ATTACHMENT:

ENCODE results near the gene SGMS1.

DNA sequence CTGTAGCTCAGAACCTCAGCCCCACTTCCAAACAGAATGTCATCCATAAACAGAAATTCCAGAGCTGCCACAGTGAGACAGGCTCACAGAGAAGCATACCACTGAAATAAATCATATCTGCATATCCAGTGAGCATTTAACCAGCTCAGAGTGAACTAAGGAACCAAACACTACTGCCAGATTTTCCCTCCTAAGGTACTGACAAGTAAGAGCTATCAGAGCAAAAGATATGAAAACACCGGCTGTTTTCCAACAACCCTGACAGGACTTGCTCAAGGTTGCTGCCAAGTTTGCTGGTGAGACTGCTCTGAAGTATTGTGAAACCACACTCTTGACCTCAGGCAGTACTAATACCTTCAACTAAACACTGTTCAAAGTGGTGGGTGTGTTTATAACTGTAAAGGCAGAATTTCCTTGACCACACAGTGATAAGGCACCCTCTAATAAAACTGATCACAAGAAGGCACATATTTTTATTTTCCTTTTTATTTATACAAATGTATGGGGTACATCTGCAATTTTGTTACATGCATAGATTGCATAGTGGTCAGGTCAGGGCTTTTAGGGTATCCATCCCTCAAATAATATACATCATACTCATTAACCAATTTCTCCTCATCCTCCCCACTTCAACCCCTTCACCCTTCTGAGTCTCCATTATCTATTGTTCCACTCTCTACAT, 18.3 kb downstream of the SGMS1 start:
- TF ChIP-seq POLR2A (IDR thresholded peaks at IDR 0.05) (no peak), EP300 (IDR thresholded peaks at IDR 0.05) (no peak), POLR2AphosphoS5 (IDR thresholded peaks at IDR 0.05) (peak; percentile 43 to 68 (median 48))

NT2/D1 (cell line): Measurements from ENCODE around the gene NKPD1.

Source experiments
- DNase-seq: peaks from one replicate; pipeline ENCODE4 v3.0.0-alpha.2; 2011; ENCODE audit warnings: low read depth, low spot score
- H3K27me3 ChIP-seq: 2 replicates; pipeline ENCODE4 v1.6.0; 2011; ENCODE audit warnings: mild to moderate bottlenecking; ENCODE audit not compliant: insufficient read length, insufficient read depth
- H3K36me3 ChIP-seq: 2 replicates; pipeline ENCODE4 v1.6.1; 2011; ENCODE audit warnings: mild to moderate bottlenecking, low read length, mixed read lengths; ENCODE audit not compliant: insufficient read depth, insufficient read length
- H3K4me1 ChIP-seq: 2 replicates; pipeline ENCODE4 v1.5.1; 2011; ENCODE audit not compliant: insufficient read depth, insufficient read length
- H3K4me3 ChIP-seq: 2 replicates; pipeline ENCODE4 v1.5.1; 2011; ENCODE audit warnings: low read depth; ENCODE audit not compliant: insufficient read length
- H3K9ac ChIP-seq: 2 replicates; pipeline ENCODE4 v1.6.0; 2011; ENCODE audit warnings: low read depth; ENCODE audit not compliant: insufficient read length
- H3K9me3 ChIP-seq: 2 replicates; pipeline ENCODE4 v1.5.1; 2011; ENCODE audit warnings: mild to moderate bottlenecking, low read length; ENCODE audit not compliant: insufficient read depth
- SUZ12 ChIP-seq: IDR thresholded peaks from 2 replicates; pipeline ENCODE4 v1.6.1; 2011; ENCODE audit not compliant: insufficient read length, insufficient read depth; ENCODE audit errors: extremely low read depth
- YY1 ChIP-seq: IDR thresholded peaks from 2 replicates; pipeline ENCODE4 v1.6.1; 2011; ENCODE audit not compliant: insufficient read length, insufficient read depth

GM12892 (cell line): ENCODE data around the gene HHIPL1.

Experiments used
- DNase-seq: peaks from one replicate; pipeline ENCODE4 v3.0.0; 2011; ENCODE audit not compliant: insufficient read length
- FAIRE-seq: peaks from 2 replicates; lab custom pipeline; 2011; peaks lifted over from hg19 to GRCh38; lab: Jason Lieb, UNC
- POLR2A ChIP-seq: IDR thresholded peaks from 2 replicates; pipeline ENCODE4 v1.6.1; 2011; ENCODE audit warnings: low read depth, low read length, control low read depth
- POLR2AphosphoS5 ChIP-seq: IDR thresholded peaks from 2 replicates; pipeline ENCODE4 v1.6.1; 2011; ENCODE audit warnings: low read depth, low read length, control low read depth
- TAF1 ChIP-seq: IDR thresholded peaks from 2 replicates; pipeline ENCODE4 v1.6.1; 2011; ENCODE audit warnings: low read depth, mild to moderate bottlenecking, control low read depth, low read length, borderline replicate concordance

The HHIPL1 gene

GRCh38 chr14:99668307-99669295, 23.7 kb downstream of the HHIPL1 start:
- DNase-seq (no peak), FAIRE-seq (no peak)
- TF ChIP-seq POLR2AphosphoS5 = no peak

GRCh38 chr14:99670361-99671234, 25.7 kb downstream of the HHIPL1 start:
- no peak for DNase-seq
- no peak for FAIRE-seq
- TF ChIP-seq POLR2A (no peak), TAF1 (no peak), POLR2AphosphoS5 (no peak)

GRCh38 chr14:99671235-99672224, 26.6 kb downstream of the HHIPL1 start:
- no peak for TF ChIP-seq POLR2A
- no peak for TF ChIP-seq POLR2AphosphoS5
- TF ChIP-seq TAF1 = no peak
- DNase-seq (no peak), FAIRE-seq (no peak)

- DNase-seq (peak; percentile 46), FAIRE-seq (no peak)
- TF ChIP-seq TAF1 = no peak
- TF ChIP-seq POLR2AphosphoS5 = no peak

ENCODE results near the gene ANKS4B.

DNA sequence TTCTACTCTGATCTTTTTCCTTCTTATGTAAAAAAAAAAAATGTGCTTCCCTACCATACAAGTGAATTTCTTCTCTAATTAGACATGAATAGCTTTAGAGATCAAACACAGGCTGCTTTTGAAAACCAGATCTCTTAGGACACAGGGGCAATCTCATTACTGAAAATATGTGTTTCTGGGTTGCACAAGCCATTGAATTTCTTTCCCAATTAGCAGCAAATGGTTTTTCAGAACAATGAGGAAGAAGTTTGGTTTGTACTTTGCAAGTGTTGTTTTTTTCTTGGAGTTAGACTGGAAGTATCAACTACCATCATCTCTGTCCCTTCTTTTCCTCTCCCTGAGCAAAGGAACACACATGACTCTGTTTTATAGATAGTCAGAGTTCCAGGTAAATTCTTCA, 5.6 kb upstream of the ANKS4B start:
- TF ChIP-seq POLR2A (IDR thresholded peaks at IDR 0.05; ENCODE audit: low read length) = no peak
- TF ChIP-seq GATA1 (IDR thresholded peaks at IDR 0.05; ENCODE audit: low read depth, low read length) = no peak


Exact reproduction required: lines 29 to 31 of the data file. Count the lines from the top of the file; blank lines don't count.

- TF ChIP-seq POLR2A (no peak), TAF1 (no peak), POLR2AphosphoS5 (no peak)

GRCh38 chr14:99671235-99672224, 26.6 kb downstream of the HHIPL1 start:
- no peak for TF ChIP-seq POLR2A